Bruce Nilles

Senator Murkowski Teams Up Wth Energy Lobbyists to Derail the Regulation of Global Warming Pollution

I suppose it might be sad to say that we were and were not surprised to hear this week that two dirty energy lobbyists helped craft the effort to neuter the Clean Air Act, which could next appear as an amendment to the Senate’s debt ceiling vote next week.

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Mixed Bag on Coal Mining Decision from Obama Administration

This post was co-written by Bruce Nilles and Mary Anne Hitt, director and deputy director, respectively, of the Sierra Club Beyond Coal Campaign.

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South Carolina Stands Up to Big Coal

South Carolina is on the front lines of global warming, being that they are in the path of the more fierce hurricanes and rising sea levels. So it should be no surprise that a coalition has formed against the latest planned coal-fired power plant there – a 660-megawatt near the Pee Dee River area.

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Dynegy Abandons Plans for 5 New Coal Plants

The hints came down in December, but today it is confirmed: Dynegy is abandoning its plans to build five new coal plants as a joint venture with LS Power. Without its larger partner, LS Power will have a very difficult time developing and financing the proposed plants, even though the company has said it will try.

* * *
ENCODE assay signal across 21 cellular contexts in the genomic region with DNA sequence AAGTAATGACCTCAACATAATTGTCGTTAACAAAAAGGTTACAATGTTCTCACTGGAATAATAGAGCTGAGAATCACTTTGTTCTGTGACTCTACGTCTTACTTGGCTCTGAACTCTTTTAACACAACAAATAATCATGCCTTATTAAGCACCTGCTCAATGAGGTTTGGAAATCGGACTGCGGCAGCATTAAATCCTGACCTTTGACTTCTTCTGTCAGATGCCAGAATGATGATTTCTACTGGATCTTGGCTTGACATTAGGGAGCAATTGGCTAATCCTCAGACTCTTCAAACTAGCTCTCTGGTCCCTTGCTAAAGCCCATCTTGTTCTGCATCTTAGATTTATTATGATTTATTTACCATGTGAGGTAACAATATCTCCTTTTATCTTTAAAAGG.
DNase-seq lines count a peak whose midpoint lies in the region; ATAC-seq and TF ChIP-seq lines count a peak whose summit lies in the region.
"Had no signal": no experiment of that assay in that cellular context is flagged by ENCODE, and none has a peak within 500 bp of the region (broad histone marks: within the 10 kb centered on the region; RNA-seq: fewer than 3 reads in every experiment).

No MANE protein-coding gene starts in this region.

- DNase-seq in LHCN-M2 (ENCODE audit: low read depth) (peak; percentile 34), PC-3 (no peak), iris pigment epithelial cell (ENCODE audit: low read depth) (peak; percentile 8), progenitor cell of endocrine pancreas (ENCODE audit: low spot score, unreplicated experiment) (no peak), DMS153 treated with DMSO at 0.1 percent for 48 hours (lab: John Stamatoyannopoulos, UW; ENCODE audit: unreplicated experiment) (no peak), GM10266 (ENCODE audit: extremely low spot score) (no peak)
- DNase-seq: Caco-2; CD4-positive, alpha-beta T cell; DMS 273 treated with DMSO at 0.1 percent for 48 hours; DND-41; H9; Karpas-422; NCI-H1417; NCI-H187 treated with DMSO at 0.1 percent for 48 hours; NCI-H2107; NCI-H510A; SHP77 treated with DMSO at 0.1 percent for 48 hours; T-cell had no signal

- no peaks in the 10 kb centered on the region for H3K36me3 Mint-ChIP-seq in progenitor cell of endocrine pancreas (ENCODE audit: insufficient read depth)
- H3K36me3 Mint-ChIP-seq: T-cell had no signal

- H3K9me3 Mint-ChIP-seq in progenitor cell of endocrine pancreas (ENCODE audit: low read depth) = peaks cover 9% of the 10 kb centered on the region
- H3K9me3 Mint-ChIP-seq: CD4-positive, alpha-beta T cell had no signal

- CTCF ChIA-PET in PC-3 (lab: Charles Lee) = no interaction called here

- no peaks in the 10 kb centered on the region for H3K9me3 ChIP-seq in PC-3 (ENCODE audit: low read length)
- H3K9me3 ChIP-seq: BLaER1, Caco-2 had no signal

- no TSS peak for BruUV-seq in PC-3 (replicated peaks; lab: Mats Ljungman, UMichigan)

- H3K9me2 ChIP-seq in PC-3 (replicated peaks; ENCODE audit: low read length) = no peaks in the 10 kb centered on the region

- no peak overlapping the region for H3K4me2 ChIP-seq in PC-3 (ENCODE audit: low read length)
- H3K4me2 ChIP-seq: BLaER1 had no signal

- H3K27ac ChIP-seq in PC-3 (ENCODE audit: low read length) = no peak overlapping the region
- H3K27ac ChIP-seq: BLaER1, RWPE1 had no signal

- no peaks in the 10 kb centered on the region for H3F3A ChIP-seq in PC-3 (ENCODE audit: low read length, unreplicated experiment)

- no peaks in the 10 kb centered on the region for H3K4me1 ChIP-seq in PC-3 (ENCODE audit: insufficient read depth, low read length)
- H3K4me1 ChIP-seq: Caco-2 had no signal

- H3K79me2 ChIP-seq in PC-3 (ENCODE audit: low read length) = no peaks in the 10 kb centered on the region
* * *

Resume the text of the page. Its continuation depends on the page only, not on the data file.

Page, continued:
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Duke Energy Gets Slammed on Mercury Emissions

Duke Energy CEO Jim Rogers is the self-appointed coal industry leader in the green game -- he even got a nice spread in the New York Times earlier this year on his big ideas for climate legislation. And yet even the greenest of coal groups, Duke Energy isn't even taking basic steps to control harmful emissions like toxic mercury, much less global-warming-causing carbon dioxide.

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Voters Not Conned By Coal

This week's post was co-written by Mary Anne Hitt, the new deputy director of the National Coal Campaign.

Wow -- what an amazing and transformational time to be an American. Whether you have been voting for decades or you have just voted for the first time, the election of Barack Obama marks an incredible new chapter in the history of our nation, our planet, and our energy future.

In the midst of this renewed spirit of possibility and hope, it is worth noting that in the 11th hour of the Presidential election, as John McCain and Sarah Palin were making their last-ditch attempt to win swing states in America's heartland, they picked one final issue that they hoped would turn those states red. Of all the issues facing the nation -- the economy, health care, the war in Iraq -- which issue did the McCain campaign choose as its Hail Mary, its last hope to win the election?


Did you notice something else?

It didn't work.

When the votes were counted, McCain lost critical coal-producing states he hoped to win over with his last-minute coal blitz -- Pennsylvania, Ohio, and Virginia, to name a few.

The coal industry spent millions this election season, sponsoring the debates and the conventions and blanketing the nation with so-called "clean coal" ads. But I imagine it didn't fool you, and if the election of Barack Obama taught us anything, it's that the American people are ready for honesty and integrity, not spin from well-funded industries. While we heard a lot about clean coal during the election, you know the facts:

- Coal is not clean
- Coal is not cheap
- Coal is not a replacement for oil